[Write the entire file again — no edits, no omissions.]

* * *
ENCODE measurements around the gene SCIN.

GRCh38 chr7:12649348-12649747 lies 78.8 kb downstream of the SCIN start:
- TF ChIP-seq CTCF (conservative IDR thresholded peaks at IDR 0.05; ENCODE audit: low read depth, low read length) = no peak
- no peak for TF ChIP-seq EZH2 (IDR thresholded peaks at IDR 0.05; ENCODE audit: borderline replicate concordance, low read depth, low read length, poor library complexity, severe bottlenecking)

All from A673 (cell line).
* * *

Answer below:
ENCODE measurements around the gene SCIN.

GRCh38 chr7:12649348-12649747 lies 78.8 kb downstream of the SCIN start:
- TF ChIP-seq CTCF (conservative IDR thresholded peaks at IDR 0.05; ENCODE audit: low read depth, low read length) = no peak
- no peak for TF ChIP-seq EZH2 (IDR thresholded peaks at IDR 0.05; ENCODE audit: borderline replicate concordance, low read depth, low read length, poor library complexity, severe bottlenecking)

All from A673 (cell line).